Faeries and Folklore Podcast

The Faeries and Folklore Podcast by Ronel: Keeper of the Veil #podcast #faeries #folklore

Episode 26: Power Players of Faerie: Keeper of the Veil

The folklore of the Keeper of the Veil in a nutshell, how I reimagined it for my writing, and the translation into Afrikaans.

Written and narrated by Ronel Janse van Vuuren.

Copyright 2022 Ronel Janse van Vuuren — All rights reserved.

Learn more about the Keeper of the Veil here.

Get the transcript here.

Music: Secrets by David Fesliyan (FesliyanStudios.com) and Dramatic Heartbeat by FesliyanStudios.com

Transcript

You’re listening to the Faeries and Folklore podcast by Ronel.

I’m dark fantasy author Ronel Janse van Vuuren. With nearly a decade of digging around in dusty folklore books, researching creatures of imagination that ignited my curiosity, I’m here to share the folklore in a nutshell and how I reimagined it for my writing in an origin of the fae.

This is the Faeries and Folklore podcast.

Hi, I’m your host Ronel Janse van Vuuren. You can just call me Ronel. In today’s episode, we’re continuing our exploration of the fae realm.

This episode is brought to you by my book Once… Tales, Myths and Legends of Faerie available in eBook, audiobook and paperback. Learn more at ronelthemythmaker.com/my-books.

We’re continuing our exploration of the power players of faerie.

Today’s faery: Keeper of the Veil

Folklore in a Nutshell by Ronel

Someone in charge of keeping the living and the dead from occupying the same space, making sure everyone is where they should be, and commanding the creatures who keep souls in line has long been the topic of folklore.

The Keeper’s job is most difficult around Samhain when the Veil between worlds are at its thinnest. Some festivities at that time of year, such as Día de los Muertos, is designed to lure souls to visit their living family. Other festivities, though, are designed to keep the souls away – dressing up in costumes and keeping bonfires lit are believed to scare off wandering souls.

In some cultures, the Otherworld kept from the land of the living with the Veil, was also guarded by dogs – most famously Cerberus, the three-headed dog of Hades.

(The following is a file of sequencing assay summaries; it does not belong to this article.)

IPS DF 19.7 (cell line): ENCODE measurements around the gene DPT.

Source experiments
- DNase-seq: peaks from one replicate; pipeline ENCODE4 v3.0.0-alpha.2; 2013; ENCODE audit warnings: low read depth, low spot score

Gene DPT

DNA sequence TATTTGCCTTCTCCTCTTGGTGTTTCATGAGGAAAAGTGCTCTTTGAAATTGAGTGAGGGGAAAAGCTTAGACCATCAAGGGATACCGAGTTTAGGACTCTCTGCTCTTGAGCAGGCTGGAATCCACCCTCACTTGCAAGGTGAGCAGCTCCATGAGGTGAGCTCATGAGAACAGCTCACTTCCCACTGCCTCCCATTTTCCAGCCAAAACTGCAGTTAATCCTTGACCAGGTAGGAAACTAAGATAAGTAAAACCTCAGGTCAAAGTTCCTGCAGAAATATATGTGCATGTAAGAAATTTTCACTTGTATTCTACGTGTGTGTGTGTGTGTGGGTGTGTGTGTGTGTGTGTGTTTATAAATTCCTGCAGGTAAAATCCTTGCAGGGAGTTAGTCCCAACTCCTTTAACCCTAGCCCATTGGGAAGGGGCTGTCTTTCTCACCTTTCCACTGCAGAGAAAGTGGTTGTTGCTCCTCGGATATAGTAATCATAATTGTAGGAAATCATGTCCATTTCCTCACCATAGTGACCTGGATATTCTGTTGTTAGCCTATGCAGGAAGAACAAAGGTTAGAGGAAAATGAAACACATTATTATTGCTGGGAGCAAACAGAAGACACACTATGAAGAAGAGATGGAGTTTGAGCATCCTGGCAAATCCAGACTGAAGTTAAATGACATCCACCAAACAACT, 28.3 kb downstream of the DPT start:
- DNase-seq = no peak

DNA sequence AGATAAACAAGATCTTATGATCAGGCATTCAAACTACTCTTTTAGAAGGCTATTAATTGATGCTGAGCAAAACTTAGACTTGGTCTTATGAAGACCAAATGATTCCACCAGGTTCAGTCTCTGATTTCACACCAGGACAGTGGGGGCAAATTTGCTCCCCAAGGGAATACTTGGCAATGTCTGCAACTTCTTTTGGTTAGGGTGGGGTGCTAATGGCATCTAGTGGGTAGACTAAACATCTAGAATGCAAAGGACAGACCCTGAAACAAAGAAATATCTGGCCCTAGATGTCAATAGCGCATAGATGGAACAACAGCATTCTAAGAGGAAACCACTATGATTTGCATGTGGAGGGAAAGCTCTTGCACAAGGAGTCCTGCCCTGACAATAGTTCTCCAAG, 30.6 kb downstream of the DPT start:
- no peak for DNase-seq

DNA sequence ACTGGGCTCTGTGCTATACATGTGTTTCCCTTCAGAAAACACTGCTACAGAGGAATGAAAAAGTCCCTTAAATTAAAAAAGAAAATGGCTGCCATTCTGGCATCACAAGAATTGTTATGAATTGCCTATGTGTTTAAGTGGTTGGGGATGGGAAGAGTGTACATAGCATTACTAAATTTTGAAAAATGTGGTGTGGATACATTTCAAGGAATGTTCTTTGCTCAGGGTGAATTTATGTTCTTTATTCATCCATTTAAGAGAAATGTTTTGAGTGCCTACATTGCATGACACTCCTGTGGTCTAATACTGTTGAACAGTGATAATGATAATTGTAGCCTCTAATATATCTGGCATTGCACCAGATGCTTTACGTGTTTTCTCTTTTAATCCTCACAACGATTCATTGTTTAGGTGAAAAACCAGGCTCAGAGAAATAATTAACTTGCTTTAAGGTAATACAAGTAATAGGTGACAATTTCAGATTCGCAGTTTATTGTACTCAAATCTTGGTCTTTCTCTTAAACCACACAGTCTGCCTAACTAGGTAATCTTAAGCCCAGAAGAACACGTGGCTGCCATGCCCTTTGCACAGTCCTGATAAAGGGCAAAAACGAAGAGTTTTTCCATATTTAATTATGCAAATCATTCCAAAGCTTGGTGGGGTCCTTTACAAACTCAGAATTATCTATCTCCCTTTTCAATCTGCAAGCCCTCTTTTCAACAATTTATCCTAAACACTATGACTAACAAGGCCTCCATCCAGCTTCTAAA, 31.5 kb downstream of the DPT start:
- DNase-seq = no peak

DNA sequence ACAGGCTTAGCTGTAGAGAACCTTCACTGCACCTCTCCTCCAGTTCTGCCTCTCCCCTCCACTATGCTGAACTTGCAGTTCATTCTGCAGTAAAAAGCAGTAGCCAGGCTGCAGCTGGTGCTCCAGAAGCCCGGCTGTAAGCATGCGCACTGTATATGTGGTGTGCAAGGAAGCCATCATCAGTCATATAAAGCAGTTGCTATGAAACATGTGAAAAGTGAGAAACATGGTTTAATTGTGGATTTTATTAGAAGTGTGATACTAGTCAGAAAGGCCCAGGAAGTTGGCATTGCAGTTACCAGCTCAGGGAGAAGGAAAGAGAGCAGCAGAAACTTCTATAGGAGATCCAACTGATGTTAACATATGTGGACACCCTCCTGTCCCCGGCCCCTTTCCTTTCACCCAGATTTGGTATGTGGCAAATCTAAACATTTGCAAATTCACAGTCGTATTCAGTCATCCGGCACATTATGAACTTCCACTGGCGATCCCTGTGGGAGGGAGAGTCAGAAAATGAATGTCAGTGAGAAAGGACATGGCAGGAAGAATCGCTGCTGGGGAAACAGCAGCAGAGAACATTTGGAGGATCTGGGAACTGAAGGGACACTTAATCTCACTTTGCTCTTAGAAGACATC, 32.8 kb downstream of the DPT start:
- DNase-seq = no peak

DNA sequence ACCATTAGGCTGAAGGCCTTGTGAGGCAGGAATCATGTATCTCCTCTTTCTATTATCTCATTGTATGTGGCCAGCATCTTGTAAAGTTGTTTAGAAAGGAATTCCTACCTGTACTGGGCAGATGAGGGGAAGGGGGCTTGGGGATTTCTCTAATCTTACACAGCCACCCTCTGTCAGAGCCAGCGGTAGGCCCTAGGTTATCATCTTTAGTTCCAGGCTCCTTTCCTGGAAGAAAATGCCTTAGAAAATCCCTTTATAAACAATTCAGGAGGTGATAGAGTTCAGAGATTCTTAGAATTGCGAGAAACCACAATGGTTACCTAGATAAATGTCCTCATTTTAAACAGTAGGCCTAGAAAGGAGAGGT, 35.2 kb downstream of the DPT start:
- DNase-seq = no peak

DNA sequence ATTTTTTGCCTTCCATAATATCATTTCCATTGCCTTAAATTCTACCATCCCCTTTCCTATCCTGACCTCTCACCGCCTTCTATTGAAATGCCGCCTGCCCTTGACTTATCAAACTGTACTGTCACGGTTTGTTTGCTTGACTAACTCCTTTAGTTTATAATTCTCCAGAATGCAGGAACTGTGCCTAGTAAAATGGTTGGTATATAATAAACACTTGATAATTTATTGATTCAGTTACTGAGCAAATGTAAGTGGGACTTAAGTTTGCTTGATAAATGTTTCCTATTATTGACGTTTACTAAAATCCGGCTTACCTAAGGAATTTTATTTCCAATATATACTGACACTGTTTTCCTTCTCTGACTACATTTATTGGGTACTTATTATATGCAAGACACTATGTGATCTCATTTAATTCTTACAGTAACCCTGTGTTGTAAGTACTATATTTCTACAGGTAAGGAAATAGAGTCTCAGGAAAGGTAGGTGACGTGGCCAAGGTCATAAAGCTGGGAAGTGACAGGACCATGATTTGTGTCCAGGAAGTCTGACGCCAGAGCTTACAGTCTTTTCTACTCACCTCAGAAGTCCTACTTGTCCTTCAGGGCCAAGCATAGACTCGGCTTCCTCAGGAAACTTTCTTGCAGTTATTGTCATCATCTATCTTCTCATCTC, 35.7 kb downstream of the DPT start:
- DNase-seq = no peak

There is a belief in some circles that the Veil is a metaphor for the boundary between the living and the dead, so much so that some call the Veil a hedge, mist or a gate. This, along with ancient beliefs of where the Otherworld exists, confuses people. Is there a veil between the Underworld where you are expected to go down into the earth and where you stand upon it? Is there a veil to cross if you sail west and enter the land of the dead?

Yes.

The Otherworld has many realms, as discussed in another post, and it is the duty of the Keeper of the Veil between worlds to keep the dead in the Otherworld and the living out of it.

In Greek mythology, Charon is the ferryman who takes the dead across the river Styx. But he also took a couple of living there for a fee: Hercules, Odysseus and Theseus to name a few, and they all returned from their adventure in the underworld, alive.

Which means that the Keeper of the Veil has her own agenda at which one can only guess. The Veil, though, has one job and it does it well.

And now for my interpretation of the fae in an origin of the fae: Keeper of the Veil

Mistress of the Veil. The Gatekeeper. The Ferryman. She is known by many names in many cultures.

Her job is to keep the Veil between the living and the dead intact, no matter their species.

She resents necromancers as they always chip away at her Veil, making it easier for those who shouldn’t to pass through.

Grimms work for her and act as her protectors and companions.

Though she is affiliated with death, she doesn’t obey anyone and is ruled by none (though Ankou believes she works for him).

Her job also includes making sure that humans hold up their part of the Compact by observing the rites of Samhain, Yule and other festivals.

As a little bonus, let’s look at the translation of Keeper/Mistress of the Veil into Afrikaans: Bewaarder van die Sluier (this is of my own making)

I hope that you’ve enjoyed this episode of the faeries and folklore podcast and that you’ve learned something new about faeries.

Remember that you can get a transcript of this episode in the description. If you’re new to the podcast, why not go and grab your free copy of Unseen, the second book in the Faery Tales series, on my website ronelthemythmaker.com? Loads of folklore, magic and danger await! Take care!

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